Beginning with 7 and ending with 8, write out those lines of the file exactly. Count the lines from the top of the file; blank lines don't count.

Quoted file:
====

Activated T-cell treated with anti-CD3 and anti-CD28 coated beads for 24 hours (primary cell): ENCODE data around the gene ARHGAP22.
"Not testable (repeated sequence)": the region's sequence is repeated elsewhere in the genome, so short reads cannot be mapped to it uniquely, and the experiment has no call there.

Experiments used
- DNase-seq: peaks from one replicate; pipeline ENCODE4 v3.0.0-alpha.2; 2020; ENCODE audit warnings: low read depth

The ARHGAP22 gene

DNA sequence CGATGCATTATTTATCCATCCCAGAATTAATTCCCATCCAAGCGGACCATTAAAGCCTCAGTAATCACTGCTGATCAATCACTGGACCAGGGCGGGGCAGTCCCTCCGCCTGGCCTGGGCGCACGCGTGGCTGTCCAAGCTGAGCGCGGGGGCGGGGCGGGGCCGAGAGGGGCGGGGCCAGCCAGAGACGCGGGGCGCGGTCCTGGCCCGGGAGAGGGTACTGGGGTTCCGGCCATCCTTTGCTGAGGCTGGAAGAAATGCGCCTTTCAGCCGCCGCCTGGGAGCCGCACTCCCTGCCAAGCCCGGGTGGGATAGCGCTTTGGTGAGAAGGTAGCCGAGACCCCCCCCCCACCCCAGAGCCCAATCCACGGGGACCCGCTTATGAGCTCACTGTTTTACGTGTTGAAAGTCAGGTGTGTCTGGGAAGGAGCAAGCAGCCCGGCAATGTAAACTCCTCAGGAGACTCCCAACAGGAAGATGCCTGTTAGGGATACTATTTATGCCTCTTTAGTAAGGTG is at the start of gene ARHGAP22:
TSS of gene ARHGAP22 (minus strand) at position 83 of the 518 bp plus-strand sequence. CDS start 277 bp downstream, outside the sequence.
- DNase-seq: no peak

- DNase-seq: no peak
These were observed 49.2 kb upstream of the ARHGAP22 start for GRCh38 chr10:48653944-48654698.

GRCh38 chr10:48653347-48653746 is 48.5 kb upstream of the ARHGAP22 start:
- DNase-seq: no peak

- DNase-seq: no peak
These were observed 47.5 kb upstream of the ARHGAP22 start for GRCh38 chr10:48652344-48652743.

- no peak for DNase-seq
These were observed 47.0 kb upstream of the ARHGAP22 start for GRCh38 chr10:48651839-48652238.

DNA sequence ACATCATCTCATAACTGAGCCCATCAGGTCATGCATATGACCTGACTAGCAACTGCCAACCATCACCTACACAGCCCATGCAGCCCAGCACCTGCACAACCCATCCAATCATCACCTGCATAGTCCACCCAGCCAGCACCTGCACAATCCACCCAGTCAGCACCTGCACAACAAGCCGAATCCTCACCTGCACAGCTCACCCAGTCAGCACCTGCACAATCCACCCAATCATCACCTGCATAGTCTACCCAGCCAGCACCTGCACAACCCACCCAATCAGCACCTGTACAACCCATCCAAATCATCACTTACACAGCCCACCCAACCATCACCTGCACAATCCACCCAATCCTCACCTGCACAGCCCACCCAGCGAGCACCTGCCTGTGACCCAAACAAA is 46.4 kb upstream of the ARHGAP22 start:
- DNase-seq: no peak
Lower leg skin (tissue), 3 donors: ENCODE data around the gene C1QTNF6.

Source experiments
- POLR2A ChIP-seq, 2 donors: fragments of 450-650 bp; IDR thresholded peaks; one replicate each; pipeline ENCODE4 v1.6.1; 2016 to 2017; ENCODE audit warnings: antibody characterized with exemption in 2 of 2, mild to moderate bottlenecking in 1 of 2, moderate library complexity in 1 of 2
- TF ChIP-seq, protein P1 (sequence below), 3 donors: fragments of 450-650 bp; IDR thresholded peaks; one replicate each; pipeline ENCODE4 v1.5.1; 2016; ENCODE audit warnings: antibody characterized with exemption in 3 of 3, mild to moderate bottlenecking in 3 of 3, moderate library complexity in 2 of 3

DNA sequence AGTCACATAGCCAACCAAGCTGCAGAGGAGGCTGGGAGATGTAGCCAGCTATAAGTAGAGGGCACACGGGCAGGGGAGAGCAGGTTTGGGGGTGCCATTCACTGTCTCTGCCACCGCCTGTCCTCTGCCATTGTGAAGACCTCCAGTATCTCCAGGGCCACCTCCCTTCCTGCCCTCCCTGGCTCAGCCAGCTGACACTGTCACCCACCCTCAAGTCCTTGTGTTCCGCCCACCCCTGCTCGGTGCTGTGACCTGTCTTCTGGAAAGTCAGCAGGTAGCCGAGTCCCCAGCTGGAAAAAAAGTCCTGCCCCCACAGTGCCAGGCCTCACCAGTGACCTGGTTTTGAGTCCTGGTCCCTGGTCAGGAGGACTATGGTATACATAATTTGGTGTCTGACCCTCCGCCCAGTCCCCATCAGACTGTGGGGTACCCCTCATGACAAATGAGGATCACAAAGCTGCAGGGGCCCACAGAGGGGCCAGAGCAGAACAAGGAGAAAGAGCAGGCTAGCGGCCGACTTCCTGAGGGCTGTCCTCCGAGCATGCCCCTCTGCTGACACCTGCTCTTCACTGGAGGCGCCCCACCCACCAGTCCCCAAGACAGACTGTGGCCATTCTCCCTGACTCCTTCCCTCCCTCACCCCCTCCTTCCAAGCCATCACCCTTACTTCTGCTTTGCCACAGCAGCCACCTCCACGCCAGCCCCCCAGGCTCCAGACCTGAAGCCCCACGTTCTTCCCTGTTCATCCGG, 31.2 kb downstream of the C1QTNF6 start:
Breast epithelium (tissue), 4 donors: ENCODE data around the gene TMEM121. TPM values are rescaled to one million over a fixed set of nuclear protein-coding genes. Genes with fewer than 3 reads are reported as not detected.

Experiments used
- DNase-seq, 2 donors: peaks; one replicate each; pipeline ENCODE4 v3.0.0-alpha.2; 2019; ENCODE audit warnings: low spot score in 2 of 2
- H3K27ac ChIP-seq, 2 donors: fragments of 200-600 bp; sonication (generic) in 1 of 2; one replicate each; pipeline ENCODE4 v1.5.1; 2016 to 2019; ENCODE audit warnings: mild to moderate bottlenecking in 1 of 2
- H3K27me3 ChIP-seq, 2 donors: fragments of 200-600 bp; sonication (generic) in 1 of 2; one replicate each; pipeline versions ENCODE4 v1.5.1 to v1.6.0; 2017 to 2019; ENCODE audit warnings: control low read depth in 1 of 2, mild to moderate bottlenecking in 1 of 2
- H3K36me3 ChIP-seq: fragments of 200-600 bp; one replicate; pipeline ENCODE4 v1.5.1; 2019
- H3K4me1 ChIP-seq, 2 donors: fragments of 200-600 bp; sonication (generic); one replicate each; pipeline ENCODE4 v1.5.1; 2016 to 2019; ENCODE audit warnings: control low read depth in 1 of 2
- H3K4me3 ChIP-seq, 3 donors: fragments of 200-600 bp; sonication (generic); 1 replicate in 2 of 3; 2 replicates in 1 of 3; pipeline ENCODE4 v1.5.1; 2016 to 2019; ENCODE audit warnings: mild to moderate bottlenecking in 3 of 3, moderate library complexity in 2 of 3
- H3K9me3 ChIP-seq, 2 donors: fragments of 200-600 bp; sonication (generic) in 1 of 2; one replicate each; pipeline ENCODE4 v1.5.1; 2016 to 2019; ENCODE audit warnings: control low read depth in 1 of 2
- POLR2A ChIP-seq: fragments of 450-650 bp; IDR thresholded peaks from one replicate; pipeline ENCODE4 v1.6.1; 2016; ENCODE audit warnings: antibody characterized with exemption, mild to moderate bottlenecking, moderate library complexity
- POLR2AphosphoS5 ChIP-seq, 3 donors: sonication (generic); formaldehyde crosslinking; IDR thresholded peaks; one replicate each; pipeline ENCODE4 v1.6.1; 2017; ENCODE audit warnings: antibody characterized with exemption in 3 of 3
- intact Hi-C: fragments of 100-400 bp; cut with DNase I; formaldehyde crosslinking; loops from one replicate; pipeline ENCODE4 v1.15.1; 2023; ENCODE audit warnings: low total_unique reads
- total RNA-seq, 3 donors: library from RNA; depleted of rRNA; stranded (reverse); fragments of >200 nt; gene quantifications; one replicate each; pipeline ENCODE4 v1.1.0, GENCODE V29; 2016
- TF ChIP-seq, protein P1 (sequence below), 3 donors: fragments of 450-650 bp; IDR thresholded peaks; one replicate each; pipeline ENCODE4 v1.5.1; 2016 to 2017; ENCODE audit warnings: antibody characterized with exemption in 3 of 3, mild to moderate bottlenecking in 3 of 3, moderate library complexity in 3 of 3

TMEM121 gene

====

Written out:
TSS of gene ARHGAP22 (minus strand) at position 83 of the 518 bp plus-strand sequence. CDS start 277 bp downstream, outside the sequence.
- DNase-seq: no peak